St. Germain says Louisianians expect their roads to be properly maintained.
 
"You can't get to the hospital and you can't get to school without a road.  And one that is actually usable."

The current gas tax in Louisiana is 20-cents per gallon.  HB 777 was amended to raise the tax by 10-cents per gallon.  St. Germain says that could generate up to $300 million for road and bridge improvements.  She says improved roadways will also benefit the state's business and industry.

"If you even travel through the economic corridors of this state and you are trying to get to work and come home, it is an arduous task."

The last gas tax increase in Louisiana was in 1984.  HB 778 increases the state's sales tax by one percent with those revenues going toward specific highway projects.  Both bills will now go to the House floor for debate.  St. Germain says the state has waited too long to address this issue.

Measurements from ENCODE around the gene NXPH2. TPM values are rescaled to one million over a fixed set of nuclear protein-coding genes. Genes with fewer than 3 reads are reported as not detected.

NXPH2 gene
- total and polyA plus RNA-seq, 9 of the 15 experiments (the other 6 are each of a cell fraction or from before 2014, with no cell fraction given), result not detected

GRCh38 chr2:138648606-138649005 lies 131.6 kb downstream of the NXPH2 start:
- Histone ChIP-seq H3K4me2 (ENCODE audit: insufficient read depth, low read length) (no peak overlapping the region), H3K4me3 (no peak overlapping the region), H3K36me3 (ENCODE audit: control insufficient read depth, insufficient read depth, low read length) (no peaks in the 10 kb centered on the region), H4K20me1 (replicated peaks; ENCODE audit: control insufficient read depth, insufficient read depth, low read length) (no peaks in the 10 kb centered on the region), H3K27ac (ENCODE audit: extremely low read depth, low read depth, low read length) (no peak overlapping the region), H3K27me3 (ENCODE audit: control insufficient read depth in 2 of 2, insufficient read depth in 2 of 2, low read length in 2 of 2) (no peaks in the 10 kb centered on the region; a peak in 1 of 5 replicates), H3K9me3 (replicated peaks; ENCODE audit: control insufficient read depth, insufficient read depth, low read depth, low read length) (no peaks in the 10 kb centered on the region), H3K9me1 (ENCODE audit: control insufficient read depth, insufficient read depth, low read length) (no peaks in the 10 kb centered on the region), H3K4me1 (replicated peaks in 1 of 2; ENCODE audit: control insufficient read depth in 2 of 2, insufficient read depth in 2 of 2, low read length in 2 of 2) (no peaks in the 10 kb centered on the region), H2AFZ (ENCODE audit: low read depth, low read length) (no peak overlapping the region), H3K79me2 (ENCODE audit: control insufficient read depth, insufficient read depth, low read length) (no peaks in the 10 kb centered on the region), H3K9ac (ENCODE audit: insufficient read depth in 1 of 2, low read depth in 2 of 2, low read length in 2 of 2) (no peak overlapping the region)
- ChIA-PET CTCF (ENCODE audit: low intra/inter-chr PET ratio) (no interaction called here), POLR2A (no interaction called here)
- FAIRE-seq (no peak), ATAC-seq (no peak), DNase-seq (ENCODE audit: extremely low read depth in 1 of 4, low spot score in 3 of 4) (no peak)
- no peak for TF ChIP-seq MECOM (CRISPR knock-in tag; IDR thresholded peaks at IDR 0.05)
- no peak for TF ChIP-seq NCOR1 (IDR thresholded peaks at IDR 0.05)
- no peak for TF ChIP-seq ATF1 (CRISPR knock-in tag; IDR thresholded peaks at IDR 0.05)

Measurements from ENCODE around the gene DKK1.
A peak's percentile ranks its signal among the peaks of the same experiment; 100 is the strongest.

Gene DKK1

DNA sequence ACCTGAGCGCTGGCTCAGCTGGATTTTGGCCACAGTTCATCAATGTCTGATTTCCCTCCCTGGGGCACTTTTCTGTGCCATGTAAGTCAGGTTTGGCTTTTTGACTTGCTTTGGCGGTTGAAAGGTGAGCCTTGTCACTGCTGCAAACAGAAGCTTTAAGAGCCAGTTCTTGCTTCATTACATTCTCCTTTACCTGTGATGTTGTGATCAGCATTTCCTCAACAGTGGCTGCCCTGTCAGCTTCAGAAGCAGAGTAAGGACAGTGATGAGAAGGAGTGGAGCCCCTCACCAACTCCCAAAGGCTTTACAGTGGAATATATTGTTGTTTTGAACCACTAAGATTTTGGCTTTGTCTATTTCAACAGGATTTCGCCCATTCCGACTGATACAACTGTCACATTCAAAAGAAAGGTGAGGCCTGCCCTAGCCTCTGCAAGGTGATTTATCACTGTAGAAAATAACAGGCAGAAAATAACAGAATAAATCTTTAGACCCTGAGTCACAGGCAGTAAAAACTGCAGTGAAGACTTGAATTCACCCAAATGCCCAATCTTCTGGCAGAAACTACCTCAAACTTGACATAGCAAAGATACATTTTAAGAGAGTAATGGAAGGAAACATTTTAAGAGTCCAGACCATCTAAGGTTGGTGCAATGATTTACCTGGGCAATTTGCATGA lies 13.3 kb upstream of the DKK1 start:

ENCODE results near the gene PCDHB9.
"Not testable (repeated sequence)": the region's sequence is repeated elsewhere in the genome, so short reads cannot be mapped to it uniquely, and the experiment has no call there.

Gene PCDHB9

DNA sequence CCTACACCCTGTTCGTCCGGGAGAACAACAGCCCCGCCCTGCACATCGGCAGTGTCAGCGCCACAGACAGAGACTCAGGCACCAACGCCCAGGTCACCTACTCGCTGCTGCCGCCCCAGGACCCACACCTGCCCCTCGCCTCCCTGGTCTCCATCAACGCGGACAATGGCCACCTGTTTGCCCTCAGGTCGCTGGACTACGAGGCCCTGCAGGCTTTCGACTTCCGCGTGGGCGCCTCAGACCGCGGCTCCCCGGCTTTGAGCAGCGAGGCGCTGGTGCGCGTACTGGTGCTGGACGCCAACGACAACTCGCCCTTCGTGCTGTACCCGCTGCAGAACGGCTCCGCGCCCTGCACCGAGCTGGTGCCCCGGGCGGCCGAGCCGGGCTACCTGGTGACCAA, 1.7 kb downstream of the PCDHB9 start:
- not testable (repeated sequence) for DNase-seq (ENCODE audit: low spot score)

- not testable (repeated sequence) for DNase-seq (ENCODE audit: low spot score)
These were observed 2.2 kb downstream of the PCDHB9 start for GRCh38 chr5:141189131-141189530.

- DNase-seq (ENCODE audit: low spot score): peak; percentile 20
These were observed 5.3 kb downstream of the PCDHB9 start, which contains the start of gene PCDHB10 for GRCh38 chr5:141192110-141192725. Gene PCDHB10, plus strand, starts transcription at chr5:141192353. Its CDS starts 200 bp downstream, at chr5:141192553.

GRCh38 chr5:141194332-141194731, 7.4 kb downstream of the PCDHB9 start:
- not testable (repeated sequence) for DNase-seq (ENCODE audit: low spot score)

"We kicked the can down the road, but we lost it in a pot hole and we can't get the can out." 

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It has been announced that Governor Bobby Jindal has another book coming out in October.  The book is entitled "American Will:  The Forgotten Choices That Changed Our Republic."  


ULM Political Science Professor Joshua Stockley says that while this book's subject matter is history, this is really a campaign book.
 
"This is another example of Governor Jindal trying to stay relevant in an increasingly crowded Republican presidential field."

Jindal calls the book a call to arms for the future.  In the book, the governor reviews historical events ranging from the Louisiana Purchase to the Cold War.  Stockley says this is an example of Jindal trying to stay in the conversation in a Republican presidential field that is getting more and more crowded.